I've written very little on here for some time, so I thought I'd give a quick rundown of a very short Ukrainian winter
"Don't think he knows about Second Christmas . . ."
It was a rare treat to enjoy not just one, but two Christmases, on the 25th (the 'real' one) and the Orthodox one. Not only that, but a week later I was told it was 'Old New Year'. This has something to do with the change of the calendar. By now I was getting really quite confused. A friend of mine in Belarus told me "don't be surprised if there's a third Christmas and New Year".
Journey into the unknown (and potentially uninteresting)
Another friend of mine was visiting at the time and we travelled on the suburban train to Nizhin (НІЖИН). It's only about as far as Peterborough is from London but it took a good two and a half hours both ways. It turned out to be a good place to visit, and someone we met on the train gave up their afternoon to show us around the town, university and churches. The Greeks were here apparently and it had given the place a bit of a Greek feel, particularly in the architecture of the churches. I was pleased to be able to convert a visitor to the delights of Mister Snek and, in particular, the Chicken Deluxe.
When winter finally came . . .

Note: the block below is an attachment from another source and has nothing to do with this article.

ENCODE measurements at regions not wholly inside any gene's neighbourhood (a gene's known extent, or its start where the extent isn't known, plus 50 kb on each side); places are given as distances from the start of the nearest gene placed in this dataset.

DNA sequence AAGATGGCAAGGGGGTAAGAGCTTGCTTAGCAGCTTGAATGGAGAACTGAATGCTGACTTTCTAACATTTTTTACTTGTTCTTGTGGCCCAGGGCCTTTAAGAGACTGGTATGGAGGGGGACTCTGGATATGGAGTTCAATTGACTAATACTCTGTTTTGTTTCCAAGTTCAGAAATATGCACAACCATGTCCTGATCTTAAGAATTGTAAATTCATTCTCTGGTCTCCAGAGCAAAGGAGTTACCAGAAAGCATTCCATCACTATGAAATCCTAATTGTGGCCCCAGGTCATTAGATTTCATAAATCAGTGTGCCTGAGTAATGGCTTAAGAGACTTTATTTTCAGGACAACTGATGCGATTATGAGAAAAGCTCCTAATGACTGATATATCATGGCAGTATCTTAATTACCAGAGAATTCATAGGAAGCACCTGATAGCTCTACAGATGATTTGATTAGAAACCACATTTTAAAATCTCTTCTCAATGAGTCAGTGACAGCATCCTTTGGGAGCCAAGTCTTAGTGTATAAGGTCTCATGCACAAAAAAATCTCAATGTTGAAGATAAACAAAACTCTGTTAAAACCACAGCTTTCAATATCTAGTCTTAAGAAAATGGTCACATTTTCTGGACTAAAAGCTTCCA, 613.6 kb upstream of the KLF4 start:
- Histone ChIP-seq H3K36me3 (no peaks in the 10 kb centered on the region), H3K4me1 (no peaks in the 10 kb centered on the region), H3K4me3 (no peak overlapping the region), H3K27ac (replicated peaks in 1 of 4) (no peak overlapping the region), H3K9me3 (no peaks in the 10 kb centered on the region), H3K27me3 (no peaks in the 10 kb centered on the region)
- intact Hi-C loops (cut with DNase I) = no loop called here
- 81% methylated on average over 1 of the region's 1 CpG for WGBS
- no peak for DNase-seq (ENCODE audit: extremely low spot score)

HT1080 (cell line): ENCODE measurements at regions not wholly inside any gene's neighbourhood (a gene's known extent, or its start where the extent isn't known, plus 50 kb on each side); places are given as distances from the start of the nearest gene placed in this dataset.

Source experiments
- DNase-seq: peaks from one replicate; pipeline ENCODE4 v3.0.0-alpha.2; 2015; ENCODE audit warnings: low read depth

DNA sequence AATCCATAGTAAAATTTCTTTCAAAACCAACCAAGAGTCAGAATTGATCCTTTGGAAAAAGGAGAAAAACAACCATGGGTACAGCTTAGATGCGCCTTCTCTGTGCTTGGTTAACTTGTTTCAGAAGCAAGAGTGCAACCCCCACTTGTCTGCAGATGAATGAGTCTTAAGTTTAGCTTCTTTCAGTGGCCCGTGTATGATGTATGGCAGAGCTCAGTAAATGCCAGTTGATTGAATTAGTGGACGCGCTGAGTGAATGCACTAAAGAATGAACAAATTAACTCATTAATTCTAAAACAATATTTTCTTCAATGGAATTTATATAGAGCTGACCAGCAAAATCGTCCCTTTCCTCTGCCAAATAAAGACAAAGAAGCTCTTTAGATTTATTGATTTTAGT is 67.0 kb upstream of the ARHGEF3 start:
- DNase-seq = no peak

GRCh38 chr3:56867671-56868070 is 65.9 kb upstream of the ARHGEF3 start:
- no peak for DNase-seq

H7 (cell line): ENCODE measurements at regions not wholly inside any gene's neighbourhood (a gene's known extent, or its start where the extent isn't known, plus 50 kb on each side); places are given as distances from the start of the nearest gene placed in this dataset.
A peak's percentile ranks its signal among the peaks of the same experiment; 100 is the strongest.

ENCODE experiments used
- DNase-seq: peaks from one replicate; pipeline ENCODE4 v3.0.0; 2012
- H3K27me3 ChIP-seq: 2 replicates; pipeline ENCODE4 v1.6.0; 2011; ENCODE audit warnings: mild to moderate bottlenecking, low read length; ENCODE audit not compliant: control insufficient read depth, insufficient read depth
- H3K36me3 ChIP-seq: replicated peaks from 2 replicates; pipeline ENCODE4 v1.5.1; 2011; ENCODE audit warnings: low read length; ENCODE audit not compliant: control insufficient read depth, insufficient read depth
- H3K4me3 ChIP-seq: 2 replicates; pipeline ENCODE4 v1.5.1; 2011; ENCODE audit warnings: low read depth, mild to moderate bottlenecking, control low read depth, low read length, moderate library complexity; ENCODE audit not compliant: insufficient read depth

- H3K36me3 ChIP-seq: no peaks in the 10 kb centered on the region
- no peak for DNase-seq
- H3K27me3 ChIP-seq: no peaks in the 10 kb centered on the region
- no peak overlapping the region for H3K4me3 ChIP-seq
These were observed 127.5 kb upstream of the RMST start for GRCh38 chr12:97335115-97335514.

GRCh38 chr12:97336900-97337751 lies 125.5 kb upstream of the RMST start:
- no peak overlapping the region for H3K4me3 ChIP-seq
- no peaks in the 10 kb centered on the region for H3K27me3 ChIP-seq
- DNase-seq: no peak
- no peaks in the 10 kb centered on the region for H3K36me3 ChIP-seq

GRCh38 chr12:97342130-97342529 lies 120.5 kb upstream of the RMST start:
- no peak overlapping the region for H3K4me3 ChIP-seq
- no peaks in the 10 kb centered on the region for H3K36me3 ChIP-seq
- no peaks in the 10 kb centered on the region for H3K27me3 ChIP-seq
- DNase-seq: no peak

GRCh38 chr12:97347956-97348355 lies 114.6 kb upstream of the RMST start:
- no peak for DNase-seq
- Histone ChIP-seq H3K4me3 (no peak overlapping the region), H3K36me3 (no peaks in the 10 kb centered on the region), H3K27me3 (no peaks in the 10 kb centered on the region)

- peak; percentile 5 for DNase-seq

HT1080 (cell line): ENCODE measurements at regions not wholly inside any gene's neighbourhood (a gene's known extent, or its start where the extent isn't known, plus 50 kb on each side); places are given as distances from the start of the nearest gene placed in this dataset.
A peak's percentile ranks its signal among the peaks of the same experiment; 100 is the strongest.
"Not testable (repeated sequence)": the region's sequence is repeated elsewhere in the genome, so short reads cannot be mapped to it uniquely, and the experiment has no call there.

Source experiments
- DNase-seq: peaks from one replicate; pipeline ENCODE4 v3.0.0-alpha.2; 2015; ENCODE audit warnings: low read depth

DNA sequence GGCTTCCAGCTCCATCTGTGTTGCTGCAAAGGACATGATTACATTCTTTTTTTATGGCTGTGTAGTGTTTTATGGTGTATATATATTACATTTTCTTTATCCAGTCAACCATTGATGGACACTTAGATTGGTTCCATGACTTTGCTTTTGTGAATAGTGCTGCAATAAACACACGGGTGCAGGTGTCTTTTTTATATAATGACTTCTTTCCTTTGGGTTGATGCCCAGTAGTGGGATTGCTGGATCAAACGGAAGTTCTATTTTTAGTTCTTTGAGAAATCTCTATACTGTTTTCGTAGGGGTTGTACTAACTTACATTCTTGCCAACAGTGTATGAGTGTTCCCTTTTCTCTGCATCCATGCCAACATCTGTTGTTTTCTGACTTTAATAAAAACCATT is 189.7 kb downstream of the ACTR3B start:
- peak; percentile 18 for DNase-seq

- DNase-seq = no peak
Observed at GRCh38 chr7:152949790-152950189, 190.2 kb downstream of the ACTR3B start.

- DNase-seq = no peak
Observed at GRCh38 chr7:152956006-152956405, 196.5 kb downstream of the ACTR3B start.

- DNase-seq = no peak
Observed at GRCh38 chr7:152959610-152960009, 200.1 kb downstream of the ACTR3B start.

Around February the temperatures finally plunged below zero and the really winter had begun. I had thought that Ukraine, which has experienced such temperatures annually from the dawn of time, would be well-prepared for the winter. How wrong I was. When it's really icy just getting home can seem like running the gauntlet. How could they have chosen such unsuitable materials (smooth marble) for steps outside metro stations, and how does no one know about salt or grit, when even England's winter-ineptness still allows for gritting of pavements and the like? The basic mentality seems to be 'it won't happen to me'. The most treacherous night was when the temperature had warmed up just enough for rain to fall onto snow, which then froze and became like a shiny, slippery film of ice over everything, as if a tribe of giant snails had left their mark. The snow boots I'd bought (or rather had bought for me) in England were by no means a luxury, although most people seem to struggle along with normal footwear, slipping and sliding along and riding their luck as ever.